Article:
where does this come from?

It looks to me that you might have accidentally specified a 4ns clock,
rather than a 40 ns clock??

regards

Alan


-- 
Alan Fitch
DOULOS Ltd.
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Tel: +44 1425 471223                           Email: alan.fitch@doulos.com
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Article: 34871
Subject: Error messages
From: "Noddy" <g9731642@campus.ru.ac.za>
Date: Wed, 12 Sep 2001 12:25:22 +0200
Links: << >>  << T >>  << A >>
For some reason, my design is not implementing anymore. does anyone know
what the following error message means

            Pcm: Specified revision is invalid

adrian




Article: 34872
Subject: Programming Delays in ABEL
From: Pedley@talk21.com (M Pedley)
Date: 12 Sep 2001 03:32:25 -0700
Links: << >>  << T >>  << A >>
I need my ABEL code to give a constant output for 2 seconds after it
is switched before flash patterns begin

there is a clock input(10 Hz)

peusdocode ->

when (input switches to 1) output = 1; delay for 2 secs; then
          output = flash pattern; //carry on as normal

Is there a way to do this in ABEL? can anyone give me any ideas.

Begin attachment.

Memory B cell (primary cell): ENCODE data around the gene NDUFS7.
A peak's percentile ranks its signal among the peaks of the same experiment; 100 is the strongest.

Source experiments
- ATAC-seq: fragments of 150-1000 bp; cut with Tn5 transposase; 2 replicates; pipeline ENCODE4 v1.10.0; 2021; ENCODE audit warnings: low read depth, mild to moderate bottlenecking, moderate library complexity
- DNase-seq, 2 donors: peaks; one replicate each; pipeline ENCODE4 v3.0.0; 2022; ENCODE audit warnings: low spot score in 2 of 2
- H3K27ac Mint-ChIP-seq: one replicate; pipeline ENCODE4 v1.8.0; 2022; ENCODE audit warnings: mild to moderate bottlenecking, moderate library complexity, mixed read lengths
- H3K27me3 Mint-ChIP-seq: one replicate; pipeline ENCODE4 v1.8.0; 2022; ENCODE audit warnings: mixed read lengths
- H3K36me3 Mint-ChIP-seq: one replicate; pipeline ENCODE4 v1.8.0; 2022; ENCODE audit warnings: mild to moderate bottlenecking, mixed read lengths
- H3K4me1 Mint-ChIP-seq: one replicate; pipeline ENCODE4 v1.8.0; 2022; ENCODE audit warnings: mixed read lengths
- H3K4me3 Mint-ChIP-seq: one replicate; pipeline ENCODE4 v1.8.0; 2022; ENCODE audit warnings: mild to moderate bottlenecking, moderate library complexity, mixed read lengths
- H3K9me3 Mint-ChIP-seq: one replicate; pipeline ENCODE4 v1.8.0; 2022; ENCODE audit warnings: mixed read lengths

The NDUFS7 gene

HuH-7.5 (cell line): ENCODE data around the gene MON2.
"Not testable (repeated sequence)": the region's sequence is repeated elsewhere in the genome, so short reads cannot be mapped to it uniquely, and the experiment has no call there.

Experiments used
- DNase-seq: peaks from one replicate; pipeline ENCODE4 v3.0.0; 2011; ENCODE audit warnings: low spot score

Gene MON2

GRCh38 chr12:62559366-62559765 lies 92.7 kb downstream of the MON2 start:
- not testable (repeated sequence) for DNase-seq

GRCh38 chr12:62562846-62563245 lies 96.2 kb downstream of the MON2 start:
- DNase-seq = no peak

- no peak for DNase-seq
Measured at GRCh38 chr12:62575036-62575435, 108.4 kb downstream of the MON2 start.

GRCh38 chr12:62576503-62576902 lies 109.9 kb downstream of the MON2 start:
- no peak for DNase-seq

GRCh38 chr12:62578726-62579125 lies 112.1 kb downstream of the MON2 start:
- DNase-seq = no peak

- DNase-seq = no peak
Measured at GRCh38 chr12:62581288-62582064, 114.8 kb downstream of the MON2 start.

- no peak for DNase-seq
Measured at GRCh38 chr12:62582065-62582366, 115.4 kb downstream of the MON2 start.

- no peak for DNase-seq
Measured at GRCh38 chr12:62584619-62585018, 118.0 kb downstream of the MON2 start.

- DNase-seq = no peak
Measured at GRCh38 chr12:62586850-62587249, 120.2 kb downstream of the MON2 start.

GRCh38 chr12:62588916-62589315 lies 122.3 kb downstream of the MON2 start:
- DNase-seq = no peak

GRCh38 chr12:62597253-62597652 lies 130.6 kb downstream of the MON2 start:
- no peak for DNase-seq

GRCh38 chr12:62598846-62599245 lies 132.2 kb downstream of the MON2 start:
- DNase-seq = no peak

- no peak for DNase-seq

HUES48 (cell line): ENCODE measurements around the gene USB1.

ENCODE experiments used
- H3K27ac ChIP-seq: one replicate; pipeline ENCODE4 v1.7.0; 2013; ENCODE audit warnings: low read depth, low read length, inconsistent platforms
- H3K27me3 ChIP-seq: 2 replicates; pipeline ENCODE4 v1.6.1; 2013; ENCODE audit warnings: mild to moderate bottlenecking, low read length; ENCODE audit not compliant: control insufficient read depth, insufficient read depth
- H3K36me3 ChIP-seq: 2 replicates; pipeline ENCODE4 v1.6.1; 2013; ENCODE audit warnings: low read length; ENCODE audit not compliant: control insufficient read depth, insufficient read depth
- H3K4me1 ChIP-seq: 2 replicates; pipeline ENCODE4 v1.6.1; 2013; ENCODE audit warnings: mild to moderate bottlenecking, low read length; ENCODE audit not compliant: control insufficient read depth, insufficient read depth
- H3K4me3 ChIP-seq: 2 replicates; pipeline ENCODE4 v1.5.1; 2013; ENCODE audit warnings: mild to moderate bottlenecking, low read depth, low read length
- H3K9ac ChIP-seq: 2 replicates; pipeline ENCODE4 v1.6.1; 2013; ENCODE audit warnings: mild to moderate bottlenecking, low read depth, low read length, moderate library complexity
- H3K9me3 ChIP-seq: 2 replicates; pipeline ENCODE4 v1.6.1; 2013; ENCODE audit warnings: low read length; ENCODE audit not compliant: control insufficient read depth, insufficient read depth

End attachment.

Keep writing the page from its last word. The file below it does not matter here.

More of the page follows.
Thankyou

Matt

Article: 34873
Subject: Re: Using falling and rising clock mistery.
From: Michal Rutka <rutka@lucent.com>
Date: 12 Sep 2001 14:16:21 +0200
Links: << >>  << T >>  << A >>
>>>>> "Nicolas" == Nicolas Matringe <nicolas.matringe@IPricot.com> writes:

 Nicolas> Michal Rutka a écrit :
 >>  Hello all,
 Nicolas> [...]
 >> After synthesis I've noticed that this circuit have the same
 >> maximum frequency as a circut in which process 'b' is triggered on
 >> the positive edge. Is this flaw of Leonardo? How other synthesis
 >> tools handle it?

 Nicolas> Hi It depends on wher 'o' comes from. If it's just an input,
 Nicolas> ther's no problem. If it's the output of another FF (clocked
 Nicolas> by the same clock signal) then you should notice that the
 Nicolas> max frequency is half the frequency you get when using the
 Nicolas> same edge for all FFs.